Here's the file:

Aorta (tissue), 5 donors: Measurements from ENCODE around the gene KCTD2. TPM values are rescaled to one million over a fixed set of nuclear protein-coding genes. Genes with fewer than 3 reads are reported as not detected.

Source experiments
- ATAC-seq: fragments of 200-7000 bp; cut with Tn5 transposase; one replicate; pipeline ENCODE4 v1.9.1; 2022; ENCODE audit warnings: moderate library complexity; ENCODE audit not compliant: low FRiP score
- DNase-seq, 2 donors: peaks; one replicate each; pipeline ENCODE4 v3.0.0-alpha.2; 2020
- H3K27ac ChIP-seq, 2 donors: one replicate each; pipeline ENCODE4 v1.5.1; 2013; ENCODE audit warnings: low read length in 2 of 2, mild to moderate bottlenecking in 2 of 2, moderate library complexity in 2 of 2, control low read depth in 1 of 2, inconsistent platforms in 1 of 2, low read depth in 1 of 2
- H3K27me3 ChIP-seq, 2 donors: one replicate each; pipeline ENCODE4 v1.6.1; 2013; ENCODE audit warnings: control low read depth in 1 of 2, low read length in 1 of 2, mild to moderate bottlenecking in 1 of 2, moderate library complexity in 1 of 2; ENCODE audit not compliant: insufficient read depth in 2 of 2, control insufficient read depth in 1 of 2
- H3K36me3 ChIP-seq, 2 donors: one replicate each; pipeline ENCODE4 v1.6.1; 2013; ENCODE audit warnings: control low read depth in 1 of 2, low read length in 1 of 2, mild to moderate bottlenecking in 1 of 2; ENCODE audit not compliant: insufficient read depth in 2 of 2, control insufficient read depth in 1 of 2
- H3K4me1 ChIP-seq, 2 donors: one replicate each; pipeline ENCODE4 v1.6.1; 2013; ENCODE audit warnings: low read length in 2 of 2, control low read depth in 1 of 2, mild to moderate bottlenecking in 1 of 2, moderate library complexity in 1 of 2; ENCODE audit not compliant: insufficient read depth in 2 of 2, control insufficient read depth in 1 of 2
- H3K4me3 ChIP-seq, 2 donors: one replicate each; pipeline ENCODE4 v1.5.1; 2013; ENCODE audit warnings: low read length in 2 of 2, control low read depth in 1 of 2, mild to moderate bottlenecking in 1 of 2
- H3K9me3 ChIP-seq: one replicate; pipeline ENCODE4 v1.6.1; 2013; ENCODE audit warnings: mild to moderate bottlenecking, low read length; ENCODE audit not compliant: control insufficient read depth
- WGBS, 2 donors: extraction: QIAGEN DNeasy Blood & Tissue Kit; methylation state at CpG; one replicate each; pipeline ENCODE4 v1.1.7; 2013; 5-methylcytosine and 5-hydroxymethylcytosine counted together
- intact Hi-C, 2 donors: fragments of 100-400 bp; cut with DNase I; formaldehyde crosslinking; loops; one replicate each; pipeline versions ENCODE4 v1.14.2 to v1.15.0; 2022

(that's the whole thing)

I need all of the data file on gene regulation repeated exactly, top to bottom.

Aorta (tissue), 5 donors: Measurements from ENCODE around the gene KCTD2. TPM values are rescaled to one million over a fixed set of nuclear protein-coding genes. Genes with fewer than 3 reads are reported as not detected.

Source experiments
- ATAC-seq: fragments of 200-7000 bp; cut with Tn5 transposase; one replicate; pipeline ENCODE4 v1.9.1; 2022; ENCODE audit warnings: moderate library complexity; ENCODE audit not compliant: low FRiP score
- DNase-seq, 2 donors: peaks; one replicate each; pipeline ENCODE4 v3.0.0-alpha.2; 2020
- H3K27ac ChIP-seq, 2 donors: one replicate each; pipeline ENCODE4 v1.5.1; 2013; ENCODE audit warnings: low read length in 2 of 2, mild to moderate bottlenecking in 2 of 2, moderate library complexity in 2 of 2, control low read depth in 1 of 2, inconsistent platforms in 1 of 2, low read depth in 1 of 2
- H3K27me3 ChIP-seq, 2 donors: one replicate each; pipeline ENCODE4 v1.6.1; 2013; ENCODE audit warnings: control low read depth in 1 of 2, low read length in 1 of 2, mild to moderate bottlenecking in 1 of 2, moderate library complexity in 1 of 2; ENCODE audit not compliant: insufficient read depth in 2 of 2, control insufficient read depth in 1 of 2
- H3K36me3 ChIP-seq, 2 donors: one replicate each; pipeline ENCODE4 v1.6.1; 2013; ENCODE audit warnings: control low read depth in 1 of 2, low read length in 1 of 2, mild to moderate bottlenecking in 1 of 2; ENCODE audit not compliant: insufficient read depth in 2 of 2, control insufficient read depth in 1 of 2
- H3K4me1 ChIP-seq, 2 donors: one replicate each; pipeline ENCODE4 v1.6.1; 2013; ENCODE audit warnings: low read length in 2 of 2, control low read depth in 1 of 2, mild to moderate bottlenecking in 1 of 2, moderate library complexity in 1 of 2; ENCODE audit not compliant: insufficient read depth in 2 of 2, control insufficient read depth in 1 of 2
- H3K4me3 ChIP-seq, 2 donors: one replicate each; pipeline ENCODE4 v1.5.1; 2013; ENCODE audit warnings: low read length in 2 of 2, control low read depth in 1 of 2, mild to moderate bottlenecking in 1 of 2
- H3K9me3 ChIP-seq: one replicate; pipeline ENCODE4 v1.6.1; 2013; ENCODE audit warnings: mild to moderate bottlenecking, low read length; ENCODE audit not compliant: control insufficient read depth
- WGBS, 2 donors: extraction: QIAGEN DNeasy Blood & Tissue Kit; methylation state at CpG; one replicate each; pipeline ENCODE4 v1.1.7; 2013; 5-methylcytosine and 5-hydroxymethylcytosine counted together
- intact Hi-C, 2 donors: fragments of 100-400 bp; cut with DNase I; formaldehyde crosslinking; loops; one replicate each; pipeline versions ENCODE4 v1.14.2 to v1.15.0; 2022